Advanced Search | Search A!:
Volume 24, Number 10 — October 2017

Dialogue: "But is it art?"

Arts All Around

By Barbara-lyn Morris | November 01, 2006

Nothing engages me more than a stimulating discussion about politics or ar. This fall, our region has been enriched by the latter, stimulated by the Art in Public Places (AiPP) project in Bristol, Tennessee/Virginia. The dialogue has been aided and abetted, some might say provoked, by the "But is it art?" headline in the Bristol Herald Courier news coverage of the public art opening. I commend the paper for its attention to this worthy project by way of news, editorial comment, and letters to the editor.

Under the auspices of the Arts Alliance Mountain Empire (AAME), many volunteers have worked more than two years to bring public art to downtown Bristol. With this project, Bristol joins other small towns such as Boone, North Carolina and Grand Junction, Colorado, that have turned to art in public places as a way to enhance the community.

I am happy to have been a member of the AiPP Committee, and I confess to having a positive bias about Bristol's AiPP project. It may be foolish of me to add my voice to the dialogue, but here goes.

My take on the discussion of what is art has been informed by several conversations of late with friends outside my art circles. The consensus generally is that art is about beauty and emotions. The artists most readily cited as favorites are categorized as Impressionists or Post-Impressionists: Monet or Renoir, Cassatt or Degas, and Van Gogh.

Ah, what a difference little more than a century makes. When those artists emerged in Paris during the latter half of the nineteenth century, they were criticized, rejected by the official arts academy, and generally considered to be undisciplined and lacking in talent. Today, I believe it is not hyperbole to say the Impressionists are the best known and beloved in all of art history. So, when one is quick to proclaim something not art, I immediately think of the works by this revolutionary force in art.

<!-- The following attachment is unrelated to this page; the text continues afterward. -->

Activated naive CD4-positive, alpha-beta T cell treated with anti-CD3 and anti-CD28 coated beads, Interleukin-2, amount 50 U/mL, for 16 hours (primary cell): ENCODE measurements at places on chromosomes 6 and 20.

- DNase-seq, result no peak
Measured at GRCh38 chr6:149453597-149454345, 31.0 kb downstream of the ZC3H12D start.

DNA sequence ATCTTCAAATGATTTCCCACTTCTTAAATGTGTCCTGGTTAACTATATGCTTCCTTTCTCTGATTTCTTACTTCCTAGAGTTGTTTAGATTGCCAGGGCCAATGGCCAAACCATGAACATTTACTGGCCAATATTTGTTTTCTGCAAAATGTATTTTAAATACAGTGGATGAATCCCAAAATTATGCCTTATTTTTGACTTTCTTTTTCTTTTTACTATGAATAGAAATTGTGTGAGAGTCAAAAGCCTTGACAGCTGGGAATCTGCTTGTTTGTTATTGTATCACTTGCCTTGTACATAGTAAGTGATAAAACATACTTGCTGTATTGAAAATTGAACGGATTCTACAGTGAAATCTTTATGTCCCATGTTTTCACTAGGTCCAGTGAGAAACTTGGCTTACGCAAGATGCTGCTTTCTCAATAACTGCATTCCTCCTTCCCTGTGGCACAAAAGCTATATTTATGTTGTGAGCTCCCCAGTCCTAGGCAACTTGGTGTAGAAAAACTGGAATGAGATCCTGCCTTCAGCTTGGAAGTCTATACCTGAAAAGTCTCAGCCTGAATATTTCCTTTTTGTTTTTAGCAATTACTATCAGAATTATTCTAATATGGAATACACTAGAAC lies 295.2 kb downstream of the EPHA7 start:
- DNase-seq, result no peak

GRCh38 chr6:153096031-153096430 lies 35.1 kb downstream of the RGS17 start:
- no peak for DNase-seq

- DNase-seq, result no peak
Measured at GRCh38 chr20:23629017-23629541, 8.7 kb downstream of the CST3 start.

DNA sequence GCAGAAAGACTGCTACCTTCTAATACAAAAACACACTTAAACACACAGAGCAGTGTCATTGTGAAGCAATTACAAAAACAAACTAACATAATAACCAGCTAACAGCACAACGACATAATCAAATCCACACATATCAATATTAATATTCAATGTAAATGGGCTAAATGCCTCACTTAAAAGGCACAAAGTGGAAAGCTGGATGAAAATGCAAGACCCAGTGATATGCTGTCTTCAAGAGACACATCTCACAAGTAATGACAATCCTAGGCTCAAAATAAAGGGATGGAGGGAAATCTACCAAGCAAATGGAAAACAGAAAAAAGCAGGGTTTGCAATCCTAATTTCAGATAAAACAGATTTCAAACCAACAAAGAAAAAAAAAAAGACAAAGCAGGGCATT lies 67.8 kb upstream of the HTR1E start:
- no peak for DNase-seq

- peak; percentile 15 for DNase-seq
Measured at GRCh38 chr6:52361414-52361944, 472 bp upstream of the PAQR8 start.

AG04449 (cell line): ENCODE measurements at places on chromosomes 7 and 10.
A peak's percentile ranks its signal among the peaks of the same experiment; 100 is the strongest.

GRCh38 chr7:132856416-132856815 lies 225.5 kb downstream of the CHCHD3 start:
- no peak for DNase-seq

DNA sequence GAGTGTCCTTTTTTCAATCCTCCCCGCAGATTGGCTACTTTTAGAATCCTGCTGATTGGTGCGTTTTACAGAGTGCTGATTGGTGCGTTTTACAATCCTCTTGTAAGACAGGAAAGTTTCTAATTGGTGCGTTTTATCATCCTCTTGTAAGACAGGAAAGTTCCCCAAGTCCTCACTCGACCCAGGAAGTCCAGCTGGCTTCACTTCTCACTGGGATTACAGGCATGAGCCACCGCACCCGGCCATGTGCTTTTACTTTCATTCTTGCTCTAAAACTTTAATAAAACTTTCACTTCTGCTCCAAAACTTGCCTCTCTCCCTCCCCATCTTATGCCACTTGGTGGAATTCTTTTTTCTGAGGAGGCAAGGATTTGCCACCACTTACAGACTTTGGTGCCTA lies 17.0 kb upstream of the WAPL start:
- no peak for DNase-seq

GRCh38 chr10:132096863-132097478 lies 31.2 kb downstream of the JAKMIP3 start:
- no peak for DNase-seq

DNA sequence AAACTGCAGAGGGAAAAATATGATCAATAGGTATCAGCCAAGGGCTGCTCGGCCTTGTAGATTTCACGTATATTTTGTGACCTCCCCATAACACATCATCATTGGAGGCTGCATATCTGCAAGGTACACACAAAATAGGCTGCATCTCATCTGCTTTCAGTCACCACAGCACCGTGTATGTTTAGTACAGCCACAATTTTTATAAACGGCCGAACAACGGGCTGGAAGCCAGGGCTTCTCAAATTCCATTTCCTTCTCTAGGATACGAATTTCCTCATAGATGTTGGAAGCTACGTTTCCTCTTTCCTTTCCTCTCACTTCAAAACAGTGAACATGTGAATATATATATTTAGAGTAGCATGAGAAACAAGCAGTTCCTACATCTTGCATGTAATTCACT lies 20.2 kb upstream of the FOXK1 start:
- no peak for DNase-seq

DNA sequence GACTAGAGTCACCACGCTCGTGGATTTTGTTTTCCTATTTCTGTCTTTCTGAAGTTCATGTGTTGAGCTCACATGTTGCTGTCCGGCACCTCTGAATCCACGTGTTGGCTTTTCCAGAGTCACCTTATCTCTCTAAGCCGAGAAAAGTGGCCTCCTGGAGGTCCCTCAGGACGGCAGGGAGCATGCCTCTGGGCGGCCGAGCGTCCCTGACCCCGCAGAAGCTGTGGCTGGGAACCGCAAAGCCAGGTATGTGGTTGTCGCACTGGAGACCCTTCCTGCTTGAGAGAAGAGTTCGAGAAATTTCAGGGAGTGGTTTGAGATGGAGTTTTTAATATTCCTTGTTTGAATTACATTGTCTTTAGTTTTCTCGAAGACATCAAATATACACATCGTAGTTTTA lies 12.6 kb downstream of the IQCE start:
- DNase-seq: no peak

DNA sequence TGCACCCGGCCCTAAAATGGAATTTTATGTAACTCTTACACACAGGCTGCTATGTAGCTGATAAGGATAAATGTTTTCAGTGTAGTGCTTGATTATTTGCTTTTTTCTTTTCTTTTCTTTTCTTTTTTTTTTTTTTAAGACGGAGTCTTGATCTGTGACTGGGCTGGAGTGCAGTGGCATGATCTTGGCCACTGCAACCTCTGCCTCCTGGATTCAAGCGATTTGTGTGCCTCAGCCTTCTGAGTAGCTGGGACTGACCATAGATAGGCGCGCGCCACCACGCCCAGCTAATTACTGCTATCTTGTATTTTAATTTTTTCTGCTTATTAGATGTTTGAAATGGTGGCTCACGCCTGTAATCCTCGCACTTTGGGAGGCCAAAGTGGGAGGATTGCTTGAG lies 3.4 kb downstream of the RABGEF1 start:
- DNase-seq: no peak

Two recent books have informed my theoretical understanding of art, especially contemporary art. The first is a small book: "But is it art?: An Introduction to Art Theory" by Cynthia Freeland (Oxford University Press, 2001) and the other is "Reading Pictures: A History of Love and Hate" by Alberto Manguel (Random House, 2000). I highly recommend them to anyone who wishes to grapple with the question of what constitutes contemporary art.

"But Is It Art?"

A university professor of philosophy, Freeland offers a compilation of the varied definitions of art in her thought-provoking exploration. Art does one or more of the following:

? expresses and communicates emotions and/or ideas to an audience by means of movement, light, line, color, sound, form, words....There was, for example, a time when light was visible proof of the Divine. In 1194, Chartres Cathedral was not only home to a relic (Mary's tunic), but also a reflection of the Divine by way of perfect proportion and light.